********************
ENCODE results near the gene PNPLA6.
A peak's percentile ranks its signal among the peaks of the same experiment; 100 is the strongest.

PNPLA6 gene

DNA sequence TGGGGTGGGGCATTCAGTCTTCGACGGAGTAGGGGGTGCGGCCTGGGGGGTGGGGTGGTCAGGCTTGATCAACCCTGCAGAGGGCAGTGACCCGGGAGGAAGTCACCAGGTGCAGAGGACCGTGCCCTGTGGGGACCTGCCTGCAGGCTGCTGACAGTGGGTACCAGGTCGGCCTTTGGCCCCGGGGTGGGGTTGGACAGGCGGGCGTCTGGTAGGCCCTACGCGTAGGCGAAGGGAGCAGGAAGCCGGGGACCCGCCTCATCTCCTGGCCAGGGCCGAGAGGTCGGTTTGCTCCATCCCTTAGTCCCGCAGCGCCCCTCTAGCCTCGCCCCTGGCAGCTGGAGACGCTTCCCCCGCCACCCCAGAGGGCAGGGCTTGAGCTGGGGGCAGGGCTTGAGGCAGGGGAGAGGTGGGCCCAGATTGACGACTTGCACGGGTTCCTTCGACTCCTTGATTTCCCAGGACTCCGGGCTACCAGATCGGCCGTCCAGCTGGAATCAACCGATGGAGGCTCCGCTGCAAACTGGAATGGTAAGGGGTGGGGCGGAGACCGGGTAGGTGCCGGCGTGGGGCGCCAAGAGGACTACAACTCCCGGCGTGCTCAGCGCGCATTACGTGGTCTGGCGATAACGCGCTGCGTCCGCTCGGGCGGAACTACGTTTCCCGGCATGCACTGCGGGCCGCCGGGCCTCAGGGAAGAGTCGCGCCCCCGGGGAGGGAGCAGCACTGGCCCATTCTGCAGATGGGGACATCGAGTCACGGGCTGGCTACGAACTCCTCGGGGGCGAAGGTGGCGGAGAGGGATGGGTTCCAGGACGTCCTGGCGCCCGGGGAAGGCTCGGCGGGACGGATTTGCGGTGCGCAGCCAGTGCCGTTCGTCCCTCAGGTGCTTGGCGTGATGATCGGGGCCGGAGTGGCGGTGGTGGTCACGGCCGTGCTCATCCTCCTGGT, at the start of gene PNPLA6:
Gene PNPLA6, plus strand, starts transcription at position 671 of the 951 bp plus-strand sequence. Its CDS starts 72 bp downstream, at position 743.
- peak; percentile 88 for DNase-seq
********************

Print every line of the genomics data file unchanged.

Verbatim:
ENCODE results near the gene PNPLA6.
A peak's percentile ranks its signal among the peaks of the same experiment; 100 is the strongest.

PNPLA6 gene

DNA sequence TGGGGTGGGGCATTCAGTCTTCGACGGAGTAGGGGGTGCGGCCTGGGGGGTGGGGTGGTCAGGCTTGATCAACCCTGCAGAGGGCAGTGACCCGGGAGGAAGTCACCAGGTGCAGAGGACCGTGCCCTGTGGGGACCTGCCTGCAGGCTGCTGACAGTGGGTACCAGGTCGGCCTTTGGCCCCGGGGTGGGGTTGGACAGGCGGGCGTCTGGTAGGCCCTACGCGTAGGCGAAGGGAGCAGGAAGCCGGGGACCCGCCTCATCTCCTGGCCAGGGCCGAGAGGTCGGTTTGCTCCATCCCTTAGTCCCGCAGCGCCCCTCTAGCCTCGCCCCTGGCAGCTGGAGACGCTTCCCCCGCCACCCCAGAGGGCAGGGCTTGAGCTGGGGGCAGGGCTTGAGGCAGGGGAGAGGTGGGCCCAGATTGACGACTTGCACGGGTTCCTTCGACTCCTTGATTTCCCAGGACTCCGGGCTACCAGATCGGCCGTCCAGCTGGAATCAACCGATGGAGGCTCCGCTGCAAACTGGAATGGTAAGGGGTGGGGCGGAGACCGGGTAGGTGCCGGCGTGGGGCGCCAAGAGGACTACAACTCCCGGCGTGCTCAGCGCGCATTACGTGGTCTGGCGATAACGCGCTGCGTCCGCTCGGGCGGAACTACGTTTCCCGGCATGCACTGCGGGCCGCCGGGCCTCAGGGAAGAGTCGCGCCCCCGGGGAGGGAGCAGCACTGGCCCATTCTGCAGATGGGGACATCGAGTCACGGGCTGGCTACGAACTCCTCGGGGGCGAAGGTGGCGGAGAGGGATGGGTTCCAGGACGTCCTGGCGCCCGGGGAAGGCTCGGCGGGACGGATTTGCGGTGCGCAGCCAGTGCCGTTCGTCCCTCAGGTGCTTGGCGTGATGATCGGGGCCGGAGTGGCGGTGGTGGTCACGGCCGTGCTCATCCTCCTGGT, at the start of gene PNPLA6:
Gene PNPLA6, plus strand, starts transcription at position 671 of the 951 bp plus-strand sequence. Its CDS starts 72 bp downstream, at position 743.
- peak; percentile 88 for DNase-seq